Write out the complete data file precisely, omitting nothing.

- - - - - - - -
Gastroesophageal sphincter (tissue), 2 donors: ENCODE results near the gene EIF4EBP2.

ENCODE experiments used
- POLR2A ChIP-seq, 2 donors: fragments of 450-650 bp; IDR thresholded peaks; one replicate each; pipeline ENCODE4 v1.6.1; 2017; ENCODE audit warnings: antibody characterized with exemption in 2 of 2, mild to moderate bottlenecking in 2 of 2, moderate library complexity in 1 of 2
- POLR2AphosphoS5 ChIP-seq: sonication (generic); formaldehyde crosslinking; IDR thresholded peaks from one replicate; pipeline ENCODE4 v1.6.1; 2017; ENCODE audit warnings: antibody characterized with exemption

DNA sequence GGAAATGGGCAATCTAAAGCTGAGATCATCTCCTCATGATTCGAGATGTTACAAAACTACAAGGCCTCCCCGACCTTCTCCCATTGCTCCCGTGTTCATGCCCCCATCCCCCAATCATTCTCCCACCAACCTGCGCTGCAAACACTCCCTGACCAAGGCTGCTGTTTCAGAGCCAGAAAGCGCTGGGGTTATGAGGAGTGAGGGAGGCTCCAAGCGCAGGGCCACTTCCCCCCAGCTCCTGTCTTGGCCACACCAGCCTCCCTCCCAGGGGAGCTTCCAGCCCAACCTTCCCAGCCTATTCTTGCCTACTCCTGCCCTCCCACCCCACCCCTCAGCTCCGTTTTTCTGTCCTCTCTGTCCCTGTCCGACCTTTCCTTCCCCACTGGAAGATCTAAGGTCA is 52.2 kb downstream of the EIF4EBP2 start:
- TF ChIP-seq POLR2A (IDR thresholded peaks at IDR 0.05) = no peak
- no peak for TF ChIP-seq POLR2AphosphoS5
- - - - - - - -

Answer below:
Gastroesophageal sphincter (tissue), 2 donors: ENCODE results near the gene EIF4EBP2.

ENCODE experiments used
- POLR2A ChIP-seq, 2 donors: fragments of 450-650 bp; IDR thresholded peaks; one replicate each; pipeline ENCODE4 v1.6.1; 2017; ENCODE audit warnings: antibody characterized with exemption in 2 of 2, mild to moderate bottlenecking in 2 of 2, moderate library complexity in 1 of 2
- POLR2AphosphoS5 ChIP-seq: sonication (generic); formaldehyde crosslinking; IDR thresholded peaks from one replicate; pipeline ENCODE4 v1.6.1; 2017; ENCODE audit warnings: antibody characterized with exemption

DNA sequence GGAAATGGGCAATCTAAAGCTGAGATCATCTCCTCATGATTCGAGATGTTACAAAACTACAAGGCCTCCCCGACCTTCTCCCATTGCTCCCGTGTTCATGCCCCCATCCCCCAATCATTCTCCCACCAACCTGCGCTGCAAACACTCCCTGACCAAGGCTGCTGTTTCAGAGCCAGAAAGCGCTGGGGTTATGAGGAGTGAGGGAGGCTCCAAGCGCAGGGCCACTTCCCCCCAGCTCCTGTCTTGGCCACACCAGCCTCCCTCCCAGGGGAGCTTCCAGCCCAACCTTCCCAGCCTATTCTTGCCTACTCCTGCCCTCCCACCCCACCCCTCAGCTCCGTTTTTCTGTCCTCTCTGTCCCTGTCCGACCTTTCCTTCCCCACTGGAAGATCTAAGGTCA is 52.2 kb downstream of the EIF4EBP2 start:
- TF ChIP-seq POLR2A (IDR thresholded peaks at IDR 0.05) = no peak
- no peak for TF ChIP-seq POLR2AphosphoS5